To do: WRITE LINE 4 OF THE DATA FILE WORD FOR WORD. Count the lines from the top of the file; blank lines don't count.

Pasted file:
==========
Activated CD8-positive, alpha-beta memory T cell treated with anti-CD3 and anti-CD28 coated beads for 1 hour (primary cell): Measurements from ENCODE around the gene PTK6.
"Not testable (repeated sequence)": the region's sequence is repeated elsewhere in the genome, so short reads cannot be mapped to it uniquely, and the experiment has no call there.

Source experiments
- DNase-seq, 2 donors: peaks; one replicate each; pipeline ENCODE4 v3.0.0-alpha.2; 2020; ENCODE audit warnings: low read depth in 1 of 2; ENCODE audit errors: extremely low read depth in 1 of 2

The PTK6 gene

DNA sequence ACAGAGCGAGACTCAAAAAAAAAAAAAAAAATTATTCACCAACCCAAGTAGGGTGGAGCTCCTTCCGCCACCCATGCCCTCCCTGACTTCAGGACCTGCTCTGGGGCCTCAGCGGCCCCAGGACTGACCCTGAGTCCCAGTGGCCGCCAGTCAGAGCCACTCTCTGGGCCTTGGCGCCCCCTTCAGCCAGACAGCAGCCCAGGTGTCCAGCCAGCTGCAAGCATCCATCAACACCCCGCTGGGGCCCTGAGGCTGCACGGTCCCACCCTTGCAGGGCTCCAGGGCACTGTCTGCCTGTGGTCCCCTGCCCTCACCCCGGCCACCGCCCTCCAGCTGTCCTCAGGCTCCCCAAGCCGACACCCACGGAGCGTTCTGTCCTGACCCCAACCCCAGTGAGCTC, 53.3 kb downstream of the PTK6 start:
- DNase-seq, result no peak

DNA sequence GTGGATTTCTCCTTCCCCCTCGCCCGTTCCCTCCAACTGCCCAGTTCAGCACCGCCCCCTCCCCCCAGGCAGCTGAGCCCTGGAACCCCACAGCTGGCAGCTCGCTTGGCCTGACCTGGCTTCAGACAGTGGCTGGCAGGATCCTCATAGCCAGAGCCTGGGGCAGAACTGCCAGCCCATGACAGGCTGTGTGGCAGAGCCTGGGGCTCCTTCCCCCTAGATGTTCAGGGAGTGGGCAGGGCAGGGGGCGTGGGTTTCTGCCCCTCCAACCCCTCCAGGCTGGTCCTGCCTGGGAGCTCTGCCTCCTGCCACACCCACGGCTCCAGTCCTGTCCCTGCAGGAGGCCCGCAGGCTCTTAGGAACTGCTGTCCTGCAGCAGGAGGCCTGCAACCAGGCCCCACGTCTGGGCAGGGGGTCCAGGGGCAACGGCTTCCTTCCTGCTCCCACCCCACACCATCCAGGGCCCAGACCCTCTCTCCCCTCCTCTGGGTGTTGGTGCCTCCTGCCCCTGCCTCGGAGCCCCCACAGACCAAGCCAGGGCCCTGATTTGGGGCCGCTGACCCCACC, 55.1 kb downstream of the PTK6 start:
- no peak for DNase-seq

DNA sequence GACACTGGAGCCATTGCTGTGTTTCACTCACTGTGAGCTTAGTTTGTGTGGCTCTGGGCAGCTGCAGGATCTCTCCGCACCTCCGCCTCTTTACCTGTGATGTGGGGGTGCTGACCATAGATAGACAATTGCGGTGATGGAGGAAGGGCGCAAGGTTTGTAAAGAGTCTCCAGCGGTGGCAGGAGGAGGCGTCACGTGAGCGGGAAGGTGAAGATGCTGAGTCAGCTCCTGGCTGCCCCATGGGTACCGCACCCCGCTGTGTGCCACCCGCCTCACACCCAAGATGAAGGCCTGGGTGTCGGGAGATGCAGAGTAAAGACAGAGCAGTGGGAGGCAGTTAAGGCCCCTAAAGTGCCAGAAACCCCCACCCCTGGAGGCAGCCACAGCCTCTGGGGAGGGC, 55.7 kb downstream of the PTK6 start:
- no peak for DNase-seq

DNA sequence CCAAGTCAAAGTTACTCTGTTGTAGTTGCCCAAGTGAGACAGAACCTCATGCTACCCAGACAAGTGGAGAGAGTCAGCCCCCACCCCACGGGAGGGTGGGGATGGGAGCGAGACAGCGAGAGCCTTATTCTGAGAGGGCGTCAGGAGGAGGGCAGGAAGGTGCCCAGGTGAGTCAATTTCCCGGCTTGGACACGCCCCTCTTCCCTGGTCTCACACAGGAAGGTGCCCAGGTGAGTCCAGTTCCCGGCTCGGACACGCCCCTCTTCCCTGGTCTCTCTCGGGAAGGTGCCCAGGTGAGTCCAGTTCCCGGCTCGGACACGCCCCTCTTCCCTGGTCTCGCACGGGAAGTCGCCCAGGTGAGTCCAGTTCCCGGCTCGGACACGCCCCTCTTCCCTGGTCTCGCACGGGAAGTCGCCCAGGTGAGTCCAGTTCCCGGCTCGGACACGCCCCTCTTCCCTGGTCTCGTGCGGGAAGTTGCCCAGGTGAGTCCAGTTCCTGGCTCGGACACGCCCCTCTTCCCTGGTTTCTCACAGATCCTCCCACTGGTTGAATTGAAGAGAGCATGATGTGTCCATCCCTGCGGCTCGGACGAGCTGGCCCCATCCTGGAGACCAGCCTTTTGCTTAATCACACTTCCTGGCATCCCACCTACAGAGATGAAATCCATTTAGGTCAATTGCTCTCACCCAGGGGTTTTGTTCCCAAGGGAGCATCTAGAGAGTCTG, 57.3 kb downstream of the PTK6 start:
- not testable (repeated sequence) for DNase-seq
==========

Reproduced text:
- DNase-seq, 2 donors: peaks; one replicate each; pipeline ENCODE4 v3.0.0-alpha.2; 2020; ENCODE audit warnings: low read depth in 1 of 2; ENCODE audit errors: extremely low read depth in 1 of 2